Effects of an integrated approach of hatha yoga therapy on functional disability, pain, and flexibility in osteoarthritis of the knee joint: a randomized controlled study

J Altern Complement Med. 2012 May;18(5):463-72. doi: 10.1089/acm.2010.0320. Epub 2012 Apr 26.


Objectives: The study objectives were to evaluate the efficacy of integrating hatha yoga therapy with therapeutic exercises for osteoarthritis (OA) of the knee joints.

Design: This was a prospective, randomized, active controlled trial. Two hundred and fifty (250) participants who had OA knees and who were between 35 and 80 years (yoga 59.56±9.54) and (control 59.42±10.66) from the outpatient department of Ebnezar Orthopedic Center, Bengaluru, were randomly assigned to receive hatha yoga therapy or therapeutic exercises after transcutaneous electrical stimulation and ultrasound treatment (20 minutes per day). Both of the groups practiced supervised interventions (40 minutes per day) for 3 months. One hundred and eighteen (118) (yoga) and 117 (control) subjects were available for the final analysis.

Results: There were significant differences within (Wilcoxon's, p<0.001) and between the groups (Mann-Whitney U, p<0.001) on all the variables, with better improvements in the yoga than the control groups. Walking pain in the yoga (37.3%, 64.9%) and control (24.9%, 42%), knee disability in the yoga (59.7%, 83%) and control (32.7%, 53.6%), range of knee flexion in yoga (12.7%, 26.5% right, 13.5%, 28% left) and control (6.9%, 13.3% right, 5.6%, 11.5% left), joint tenderness in yoga (52.3%, 86.1%) and control (28%, 57.1%), swelling in yoga (55.4%, 85.9%) and control (32.1%, 60%), crepitus in yoga (44.0%, 79.9%) and control (27.0%, 47.8%) and walking time in yoga (26.6%, 52.8%) and control (9.3%, 21.6%), all improved more in the yoga than the control groups on the 15th and 90th day, respectively.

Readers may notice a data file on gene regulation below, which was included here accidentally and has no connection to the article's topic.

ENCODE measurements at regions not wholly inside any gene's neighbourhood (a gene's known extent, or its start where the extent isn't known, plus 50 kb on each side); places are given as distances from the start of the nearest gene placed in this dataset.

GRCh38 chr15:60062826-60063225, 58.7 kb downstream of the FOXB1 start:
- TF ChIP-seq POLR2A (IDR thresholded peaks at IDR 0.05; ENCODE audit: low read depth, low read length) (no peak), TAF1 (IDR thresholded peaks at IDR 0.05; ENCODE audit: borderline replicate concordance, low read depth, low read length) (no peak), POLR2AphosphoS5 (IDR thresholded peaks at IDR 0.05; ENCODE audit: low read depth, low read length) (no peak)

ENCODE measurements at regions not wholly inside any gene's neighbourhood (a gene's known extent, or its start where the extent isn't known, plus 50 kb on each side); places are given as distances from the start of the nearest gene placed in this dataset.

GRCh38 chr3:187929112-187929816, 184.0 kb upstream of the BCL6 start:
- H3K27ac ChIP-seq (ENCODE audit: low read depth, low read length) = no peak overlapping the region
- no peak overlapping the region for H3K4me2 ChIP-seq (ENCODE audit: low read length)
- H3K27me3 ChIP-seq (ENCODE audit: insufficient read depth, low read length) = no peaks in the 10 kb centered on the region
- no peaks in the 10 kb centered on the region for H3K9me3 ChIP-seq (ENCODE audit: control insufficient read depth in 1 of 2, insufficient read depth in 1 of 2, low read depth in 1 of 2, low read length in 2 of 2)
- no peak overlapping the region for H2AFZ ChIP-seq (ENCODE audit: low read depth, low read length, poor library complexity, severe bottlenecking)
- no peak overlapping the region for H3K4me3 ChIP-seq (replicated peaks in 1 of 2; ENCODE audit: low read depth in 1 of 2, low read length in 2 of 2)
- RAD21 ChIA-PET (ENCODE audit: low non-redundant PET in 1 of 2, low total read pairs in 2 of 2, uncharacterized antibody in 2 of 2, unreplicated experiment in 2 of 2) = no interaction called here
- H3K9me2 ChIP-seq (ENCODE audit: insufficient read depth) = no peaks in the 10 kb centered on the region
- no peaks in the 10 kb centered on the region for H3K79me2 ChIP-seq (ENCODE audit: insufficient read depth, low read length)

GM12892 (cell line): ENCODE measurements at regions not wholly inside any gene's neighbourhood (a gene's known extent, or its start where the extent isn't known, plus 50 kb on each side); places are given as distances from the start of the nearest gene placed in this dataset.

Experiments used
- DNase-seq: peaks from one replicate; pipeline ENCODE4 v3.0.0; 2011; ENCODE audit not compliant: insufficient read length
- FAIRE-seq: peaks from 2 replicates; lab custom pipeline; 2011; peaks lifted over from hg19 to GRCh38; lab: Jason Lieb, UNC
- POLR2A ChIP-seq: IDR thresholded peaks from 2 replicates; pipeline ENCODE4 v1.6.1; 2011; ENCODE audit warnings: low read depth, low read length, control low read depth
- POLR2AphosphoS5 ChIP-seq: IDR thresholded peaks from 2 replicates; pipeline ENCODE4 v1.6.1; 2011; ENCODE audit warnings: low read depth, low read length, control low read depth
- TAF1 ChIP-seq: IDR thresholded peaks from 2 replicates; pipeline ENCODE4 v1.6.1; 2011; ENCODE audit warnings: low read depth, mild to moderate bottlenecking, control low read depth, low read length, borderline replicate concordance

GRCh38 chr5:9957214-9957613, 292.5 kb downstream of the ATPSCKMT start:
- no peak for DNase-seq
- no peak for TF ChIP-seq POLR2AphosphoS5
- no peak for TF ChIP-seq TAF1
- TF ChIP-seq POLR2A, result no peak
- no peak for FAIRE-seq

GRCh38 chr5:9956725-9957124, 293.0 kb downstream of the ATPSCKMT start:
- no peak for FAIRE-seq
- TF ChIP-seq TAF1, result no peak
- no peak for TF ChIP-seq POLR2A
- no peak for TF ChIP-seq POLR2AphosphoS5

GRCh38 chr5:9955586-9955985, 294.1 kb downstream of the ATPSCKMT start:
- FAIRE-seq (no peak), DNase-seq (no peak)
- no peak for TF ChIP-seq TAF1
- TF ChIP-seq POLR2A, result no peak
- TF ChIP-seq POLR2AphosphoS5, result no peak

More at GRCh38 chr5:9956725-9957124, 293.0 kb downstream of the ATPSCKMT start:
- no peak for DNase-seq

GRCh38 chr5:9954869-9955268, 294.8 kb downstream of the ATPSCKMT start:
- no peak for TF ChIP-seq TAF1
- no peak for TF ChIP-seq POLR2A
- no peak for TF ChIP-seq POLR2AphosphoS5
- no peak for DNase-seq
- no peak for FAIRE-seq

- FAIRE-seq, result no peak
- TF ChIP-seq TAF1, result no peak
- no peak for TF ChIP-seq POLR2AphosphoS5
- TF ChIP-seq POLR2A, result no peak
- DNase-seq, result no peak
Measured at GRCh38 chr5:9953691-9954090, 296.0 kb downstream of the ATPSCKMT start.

Conclusions: An integrated approach of hatha yoga therapy is better than therapeutic exercises as an adjunct to transcutaneous electrical stimulation and ultrasound treatment in improving walking pain, range of knee flexion, walking time, tenderness, swelling, crepitus, and knee disability in patients with OA knees.

Publication types

  • Randomized Controlled Trial
  • Research Support, Non-U.S. Gov't

MeSH terms

  • Adult
  • Aged
  • Aged, 80 and over
  • Arthralgia / etiology
  • Arthralgia / therapy*
  • Edema / prevention & control
  • Evaluation Studies as Topic
  • Exercise Therapy*
  • Female
  • Humans
  • Knee Joint* / pathology
  • Knee Joint* / physiopathology
  • Male
  • Middle Aged
  • Osteoarthritis, Knee / pathology
  • Osteoarthritis, Knee / physiopathology
  • Osteoarthritis, Knee / therapy*
  • Prospective Studies
  • Range of Motion, Articular*
  • Statistics, Nonparametric
  • Treatment Outcome
  • Walking*
  • Yoga*